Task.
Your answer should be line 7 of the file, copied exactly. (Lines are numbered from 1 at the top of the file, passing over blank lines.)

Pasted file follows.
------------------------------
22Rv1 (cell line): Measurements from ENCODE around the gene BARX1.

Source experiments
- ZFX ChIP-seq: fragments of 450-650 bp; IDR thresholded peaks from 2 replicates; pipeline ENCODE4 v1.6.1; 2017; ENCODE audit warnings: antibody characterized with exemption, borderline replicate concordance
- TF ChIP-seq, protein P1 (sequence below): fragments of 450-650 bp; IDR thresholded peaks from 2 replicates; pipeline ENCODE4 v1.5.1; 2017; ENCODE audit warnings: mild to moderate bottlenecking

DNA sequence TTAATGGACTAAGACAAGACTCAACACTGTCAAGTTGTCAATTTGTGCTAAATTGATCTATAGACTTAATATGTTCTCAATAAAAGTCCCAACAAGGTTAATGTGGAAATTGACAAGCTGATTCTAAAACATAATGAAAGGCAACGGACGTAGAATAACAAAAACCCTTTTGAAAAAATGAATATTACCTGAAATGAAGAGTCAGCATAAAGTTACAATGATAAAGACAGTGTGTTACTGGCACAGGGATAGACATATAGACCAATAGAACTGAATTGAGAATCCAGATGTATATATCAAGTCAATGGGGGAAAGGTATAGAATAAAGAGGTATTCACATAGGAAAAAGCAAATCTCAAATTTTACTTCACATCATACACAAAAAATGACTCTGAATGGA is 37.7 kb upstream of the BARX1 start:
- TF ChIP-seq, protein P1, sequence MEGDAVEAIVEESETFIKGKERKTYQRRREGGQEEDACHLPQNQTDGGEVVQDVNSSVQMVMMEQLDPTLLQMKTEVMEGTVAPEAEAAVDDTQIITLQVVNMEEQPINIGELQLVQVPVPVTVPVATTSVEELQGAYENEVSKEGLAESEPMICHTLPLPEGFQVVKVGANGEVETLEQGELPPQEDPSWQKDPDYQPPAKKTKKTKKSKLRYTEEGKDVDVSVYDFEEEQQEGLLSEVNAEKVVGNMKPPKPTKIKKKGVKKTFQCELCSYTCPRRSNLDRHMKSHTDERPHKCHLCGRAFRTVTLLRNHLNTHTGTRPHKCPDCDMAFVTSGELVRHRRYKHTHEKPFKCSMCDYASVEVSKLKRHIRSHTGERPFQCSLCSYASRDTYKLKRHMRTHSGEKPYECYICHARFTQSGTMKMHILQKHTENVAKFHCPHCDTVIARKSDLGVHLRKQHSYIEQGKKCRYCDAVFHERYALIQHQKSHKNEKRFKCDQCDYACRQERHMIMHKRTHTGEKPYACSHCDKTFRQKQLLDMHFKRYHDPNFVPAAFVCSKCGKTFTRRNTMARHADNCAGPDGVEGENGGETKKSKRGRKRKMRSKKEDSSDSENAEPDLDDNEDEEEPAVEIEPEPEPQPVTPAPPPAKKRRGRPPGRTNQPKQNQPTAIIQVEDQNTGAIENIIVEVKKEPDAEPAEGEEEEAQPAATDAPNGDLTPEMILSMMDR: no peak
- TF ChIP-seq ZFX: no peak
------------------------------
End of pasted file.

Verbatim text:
- TF ChIP-seq ZFX: no peak